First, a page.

• Allocating enough working time to other cases and new clients. The time required to work through individual reactivity programs limits opportunity to grow my client base. There is only one certified CDBC in Cork and huge demand for behaviour services. There isn’t an option to pass behaviour consultancy cases to anyone else in the county and it was imperative I would be available to support new cases. In addition, such cases create financial viability for my business.
  • Establishing controlled locations to practice the training in (it’s an Irish issue for sure)! Ireland has a big problem with dog ownership. A recent article from Suzi Walsh, CDBC, stated, “Ireland is experiencing a welfare epidemic.”4 Legislation around dog welfare that does exist is insufficient and lacks enforcement. Education around responsible dog ownership practically does not exist, and we have a culture of agriculture, farm dogs, and dogs allowed to roam freely. Many recreational spaces are on- lead only  , but we have a disproportionately small number of dog wardens per capita (  one in four homes owns a dog in Ireland with only 55 full  -time wardens in the whole country). It is not possible for “on  -lead” legislation to be enforced. This limits where we can walk and where we can train when working with reactivity. Although there is a lot of farmland in Ireland, it is privately owned and not open for public access.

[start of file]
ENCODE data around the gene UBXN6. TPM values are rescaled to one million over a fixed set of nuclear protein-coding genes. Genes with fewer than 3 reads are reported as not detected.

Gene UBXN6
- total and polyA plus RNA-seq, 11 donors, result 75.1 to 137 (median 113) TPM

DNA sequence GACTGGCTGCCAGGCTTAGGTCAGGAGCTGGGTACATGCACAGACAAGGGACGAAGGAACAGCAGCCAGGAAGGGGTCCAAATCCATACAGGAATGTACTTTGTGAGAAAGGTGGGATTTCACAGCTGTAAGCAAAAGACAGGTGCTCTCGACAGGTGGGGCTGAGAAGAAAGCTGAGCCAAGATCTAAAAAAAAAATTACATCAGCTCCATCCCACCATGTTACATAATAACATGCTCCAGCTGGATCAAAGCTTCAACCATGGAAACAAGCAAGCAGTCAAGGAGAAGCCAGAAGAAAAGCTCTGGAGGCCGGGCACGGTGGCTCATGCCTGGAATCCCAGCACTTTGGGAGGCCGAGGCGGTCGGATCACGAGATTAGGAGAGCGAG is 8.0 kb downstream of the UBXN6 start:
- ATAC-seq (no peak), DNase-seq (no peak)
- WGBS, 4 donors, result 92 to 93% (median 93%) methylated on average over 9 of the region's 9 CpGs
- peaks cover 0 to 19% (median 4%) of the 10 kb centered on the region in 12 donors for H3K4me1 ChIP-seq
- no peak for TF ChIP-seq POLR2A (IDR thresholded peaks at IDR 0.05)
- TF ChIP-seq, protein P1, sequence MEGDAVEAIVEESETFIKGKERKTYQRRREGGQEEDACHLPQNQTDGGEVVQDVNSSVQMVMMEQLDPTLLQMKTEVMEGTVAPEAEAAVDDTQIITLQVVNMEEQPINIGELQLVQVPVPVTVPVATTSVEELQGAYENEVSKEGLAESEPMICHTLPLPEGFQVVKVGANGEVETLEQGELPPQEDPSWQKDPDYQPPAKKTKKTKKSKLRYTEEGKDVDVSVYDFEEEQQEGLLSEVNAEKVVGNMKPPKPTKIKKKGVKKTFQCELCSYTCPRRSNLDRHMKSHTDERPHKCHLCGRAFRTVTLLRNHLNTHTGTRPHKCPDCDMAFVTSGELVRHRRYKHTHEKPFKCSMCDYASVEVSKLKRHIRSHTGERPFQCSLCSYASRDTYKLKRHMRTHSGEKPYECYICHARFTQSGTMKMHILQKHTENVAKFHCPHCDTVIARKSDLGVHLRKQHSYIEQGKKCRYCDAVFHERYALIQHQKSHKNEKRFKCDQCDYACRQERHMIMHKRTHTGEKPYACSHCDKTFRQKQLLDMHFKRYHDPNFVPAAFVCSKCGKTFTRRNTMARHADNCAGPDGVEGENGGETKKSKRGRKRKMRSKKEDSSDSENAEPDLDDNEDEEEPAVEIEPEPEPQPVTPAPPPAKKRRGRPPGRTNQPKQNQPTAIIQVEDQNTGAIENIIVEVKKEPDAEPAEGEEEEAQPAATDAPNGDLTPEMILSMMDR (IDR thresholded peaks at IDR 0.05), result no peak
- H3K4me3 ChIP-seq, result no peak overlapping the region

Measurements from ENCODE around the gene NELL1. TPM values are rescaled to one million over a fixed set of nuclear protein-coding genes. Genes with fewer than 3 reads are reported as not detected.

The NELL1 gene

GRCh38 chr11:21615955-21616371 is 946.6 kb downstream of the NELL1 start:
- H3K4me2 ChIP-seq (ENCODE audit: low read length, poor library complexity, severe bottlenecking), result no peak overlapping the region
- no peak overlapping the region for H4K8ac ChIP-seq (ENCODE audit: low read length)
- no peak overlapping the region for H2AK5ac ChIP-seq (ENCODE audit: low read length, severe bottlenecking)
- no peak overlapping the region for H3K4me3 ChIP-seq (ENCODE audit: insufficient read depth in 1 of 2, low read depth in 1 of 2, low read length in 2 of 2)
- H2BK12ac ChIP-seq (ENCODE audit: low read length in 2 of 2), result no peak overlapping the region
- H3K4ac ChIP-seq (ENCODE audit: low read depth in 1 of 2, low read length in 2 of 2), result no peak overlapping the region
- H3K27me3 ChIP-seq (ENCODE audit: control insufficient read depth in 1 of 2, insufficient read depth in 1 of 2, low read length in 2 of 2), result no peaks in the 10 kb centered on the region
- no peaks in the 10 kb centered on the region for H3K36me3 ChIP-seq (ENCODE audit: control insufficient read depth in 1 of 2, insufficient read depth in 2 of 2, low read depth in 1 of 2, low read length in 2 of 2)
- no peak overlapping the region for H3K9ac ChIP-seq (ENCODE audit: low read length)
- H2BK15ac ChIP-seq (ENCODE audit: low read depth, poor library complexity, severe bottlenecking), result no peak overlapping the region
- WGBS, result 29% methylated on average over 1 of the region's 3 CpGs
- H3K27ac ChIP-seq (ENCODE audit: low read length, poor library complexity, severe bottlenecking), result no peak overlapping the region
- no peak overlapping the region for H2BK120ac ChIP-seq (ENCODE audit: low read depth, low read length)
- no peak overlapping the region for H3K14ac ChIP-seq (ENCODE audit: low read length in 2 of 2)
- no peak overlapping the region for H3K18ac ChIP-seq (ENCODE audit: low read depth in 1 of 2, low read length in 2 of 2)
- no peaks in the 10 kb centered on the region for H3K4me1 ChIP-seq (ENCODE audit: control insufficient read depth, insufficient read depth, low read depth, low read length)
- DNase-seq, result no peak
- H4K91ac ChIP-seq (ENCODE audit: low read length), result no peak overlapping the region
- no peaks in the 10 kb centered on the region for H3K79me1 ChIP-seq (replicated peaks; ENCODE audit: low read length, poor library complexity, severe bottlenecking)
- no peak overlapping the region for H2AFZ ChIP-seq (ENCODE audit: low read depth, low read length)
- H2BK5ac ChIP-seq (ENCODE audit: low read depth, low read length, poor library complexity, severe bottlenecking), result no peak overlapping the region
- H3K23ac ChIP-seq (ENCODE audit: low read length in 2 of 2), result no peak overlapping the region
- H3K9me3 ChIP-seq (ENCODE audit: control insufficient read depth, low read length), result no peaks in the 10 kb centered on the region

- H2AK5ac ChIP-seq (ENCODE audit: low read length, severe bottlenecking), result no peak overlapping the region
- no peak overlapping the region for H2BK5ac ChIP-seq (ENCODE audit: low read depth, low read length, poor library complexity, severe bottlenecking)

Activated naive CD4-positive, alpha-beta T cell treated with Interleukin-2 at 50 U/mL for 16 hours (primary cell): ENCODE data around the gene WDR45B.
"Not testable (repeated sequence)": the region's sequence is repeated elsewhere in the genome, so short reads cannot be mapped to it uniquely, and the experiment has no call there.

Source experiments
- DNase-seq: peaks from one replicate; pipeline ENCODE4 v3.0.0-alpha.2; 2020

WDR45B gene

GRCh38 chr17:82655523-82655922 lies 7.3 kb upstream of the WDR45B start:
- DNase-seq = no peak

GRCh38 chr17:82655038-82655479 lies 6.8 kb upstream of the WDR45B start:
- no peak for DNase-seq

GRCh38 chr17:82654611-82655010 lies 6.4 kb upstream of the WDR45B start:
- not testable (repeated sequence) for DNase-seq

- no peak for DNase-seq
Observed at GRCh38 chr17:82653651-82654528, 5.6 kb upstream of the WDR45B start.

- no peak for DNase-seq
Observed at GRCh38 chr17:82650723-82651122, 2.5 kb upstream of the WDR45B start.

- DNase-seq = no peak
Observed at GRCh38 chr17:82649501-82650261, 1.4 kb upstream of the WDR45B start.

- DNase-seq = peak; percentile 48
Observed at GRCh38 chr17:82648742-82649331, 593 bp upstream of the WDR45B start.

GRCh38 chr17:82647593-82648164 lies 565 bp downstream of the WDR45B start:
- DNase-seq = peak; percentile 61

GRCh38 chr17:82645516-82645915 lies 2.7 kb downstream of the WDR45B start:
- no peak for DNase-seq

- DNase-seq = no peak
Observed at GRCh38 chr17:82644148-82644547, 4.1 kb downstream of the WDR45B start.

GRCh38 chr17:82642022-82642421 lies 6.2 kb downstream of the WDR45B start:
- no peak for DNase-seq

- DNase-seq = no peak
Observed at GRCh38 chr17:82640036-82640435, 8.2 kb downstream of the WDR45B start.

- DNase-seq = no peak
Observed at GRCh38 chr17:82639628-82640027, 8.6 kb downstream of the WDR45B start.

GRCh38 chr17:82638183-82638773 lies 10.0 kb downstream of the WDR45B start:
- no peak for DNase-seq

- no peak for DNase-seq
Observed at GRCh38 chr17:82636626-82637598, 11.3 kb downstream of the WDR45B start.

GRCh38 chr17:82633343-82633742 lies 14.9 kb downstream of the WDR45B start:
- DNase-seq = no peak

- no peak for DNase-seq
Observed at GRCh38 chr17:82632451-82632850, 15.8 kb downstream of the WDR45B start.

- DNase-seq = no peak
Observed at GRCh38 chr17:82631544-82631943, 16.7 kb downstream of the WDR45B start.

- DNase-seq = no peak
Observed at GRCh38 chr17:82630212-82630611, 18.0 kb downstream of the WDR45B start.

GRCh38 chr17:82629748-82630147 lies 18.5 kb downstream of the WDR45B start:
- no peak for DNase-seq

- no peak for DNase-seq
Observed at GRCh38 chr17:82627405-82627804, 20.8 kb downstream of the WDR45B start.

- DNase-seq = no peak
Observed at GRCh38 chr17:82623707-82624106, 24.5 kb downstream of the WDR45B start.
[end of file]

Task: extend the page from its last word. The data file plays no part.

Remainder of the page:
We contacted eight of our existing reactivity clients who had already received a number of consultations with us and invited them to take part in group training classes to help progress their programs. These were conducted in two separate groups of four, with two trainers and a training mentee. At a substantial distance from one another and spread over six weeks, we progressed the team’s technical skills to a sufficient level where we were happy for them to go it alone.

At this point, The Alumni was born. The Alumni provided the opportunity for the team to continue working together in their own time, arranging their own reactivity setups to continue on the rest of their journey together. The group stayed connected through a Facebook and WhatsApp group and from here, the community grew.